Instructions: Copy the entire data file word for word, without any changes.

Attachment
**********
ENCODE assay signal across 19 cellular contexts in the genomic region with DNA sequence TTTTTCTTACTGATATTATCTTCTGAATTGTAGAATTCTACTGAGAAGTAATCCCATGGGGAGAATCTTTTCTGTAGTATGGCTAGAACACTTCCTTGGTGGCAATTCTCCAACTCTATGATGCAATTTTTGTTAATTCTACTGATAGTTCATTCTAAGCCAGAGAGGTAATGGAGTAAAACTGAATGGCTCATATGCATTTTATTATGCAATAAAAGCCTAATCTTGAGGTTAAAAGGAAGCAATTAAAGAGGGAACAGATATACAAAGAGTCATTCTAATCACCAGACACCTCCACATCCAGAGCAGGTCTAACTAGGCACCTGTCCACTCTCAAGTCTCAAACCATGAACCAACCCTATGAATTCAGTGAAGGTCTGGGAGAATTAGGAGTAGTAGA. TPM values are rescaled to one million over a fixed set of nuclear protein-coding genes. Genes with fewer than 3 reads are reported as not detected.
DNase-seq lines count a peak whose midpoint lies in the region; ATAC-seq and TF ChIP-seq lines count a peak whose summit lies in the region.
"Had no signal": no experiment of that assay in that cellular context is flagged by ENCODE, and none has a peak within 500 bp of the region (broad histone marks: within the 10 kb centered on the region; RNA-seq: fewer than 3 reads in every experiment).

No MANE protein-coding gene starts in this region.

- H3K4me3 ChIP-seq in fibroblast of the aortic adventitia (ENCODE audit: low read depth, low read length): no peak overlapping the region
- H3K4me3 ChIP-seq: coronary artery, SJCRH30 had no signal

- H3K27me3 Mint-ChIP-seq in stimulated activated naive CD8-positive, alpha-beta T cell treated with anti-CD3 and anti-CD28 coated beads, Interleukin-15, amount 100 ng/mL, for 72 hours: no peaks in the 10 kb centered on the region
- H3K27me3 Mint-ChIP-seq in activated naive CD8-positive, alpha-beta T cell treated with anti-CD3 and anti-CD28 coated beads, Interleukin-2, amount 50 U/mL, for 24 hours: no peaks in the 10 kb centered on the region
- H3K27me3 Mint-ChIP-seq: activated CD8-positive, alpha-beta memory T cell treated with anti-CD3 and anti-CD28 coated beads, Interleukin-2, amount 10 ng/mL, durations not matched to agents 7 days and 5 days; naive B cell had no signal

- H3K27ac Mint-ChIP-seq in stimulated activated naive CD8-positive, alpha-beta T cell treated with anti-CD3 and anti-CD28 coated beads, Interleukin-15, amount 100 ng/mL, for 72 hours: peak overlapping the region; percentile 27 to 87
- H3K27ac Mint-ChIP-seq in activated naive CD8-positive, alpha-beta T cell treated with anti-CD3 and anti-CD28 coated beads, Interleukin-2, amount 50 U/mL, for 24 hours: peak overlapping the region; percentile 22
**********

ENCODE assay signal across 19 cellular contexts in the genomic region with DNA sequence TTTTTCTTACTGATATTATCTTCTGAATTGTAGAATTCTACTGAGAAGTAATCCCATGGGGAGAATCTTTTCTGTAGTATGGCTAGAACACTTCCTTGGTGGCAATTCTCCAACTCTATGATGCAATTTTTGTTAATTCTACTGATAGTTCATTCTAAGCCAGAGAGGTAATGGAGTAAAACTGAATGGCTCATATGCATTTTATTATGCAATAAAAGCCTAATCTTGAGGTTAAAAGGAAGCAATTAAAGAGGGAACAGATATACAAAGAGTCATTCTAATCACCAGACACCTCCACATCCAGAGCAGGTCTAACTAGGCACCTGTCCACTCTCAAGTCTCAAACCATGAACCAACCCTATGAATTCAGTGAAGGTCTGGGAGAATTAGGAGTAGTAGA. TPM values are rescaled to one million over a fixed set of nuclear protein-coding genes. Genes with fewer than 3 reads are reported as not detected.
DNase-seq lines count a peak whose midpoint lies in the region; ATAC-seq and TF ChIP-seq lines count a peak whose summit lies in the region.
"Had no signal": no experiment of that assay in that cellular context is flagged by ENCODE, and none has a peak within 500 bp of the region (broad histone marks: within the 10 kb centered on the region; RNA-seq: fewer than 3 reads in every experiment).

No MANE protein-coding gene starts in this region.

- H3K4me3 ChIP-seq in fibroblast of the aortic adventitia (ENCODE audit: low read depth, low read length): no peak overlapping the region
- H3K4me3 ChIP-seq: coronary artery, SJCRH30 had no signal

- H3K27me3 Mint-ChIP-seq in stimulated activated naive CD8-positive, alpha-beta T cell treated with anti-CD3 and anti-CD28 coated beads, Interleukin-15, amount 100 ng/mL, for 72 hours: no peaks in the 10 kb centered on the region
- H3K27me3 Mint-ChIP-seq in activated naive CD8-positive, alpha-beta T cell treated with anti-CD3 and anti-CD28 coated beads, Interleukin-2, amount 50 U/mL, for 24 hours: no peaks in the 10 kb centered on the region
- H3K27me3 Mint-ChIP-seq: activated CD8-positive, alpha-beta memory T cell treated with anti-CD3 and anti-CD28 coated beads, Interleukin-2, amount 10 ng/mL, durations not matched to agents 7 days and 5 days; naive B cell had no signal

- H3K27ac Mint-ChIP-seq in stimulated activated naive CD8-positive, alpha-beta T cell treated with anti-CD3 and anti-CD28 coated beads, Interleukin-15, amount 100 ng/mL, for 72 hours: peak overlapping the region; percentile 27 to 87
- H3K27ac Mint-ChIP-seq in activated naive CD8-positive, alpha-beta T cell treated with anti-CD3 and anti-CD28 coated beads, Interleukin-2, amount 50 U/mL, for 24 hours: peak overlapping the region; percentile 22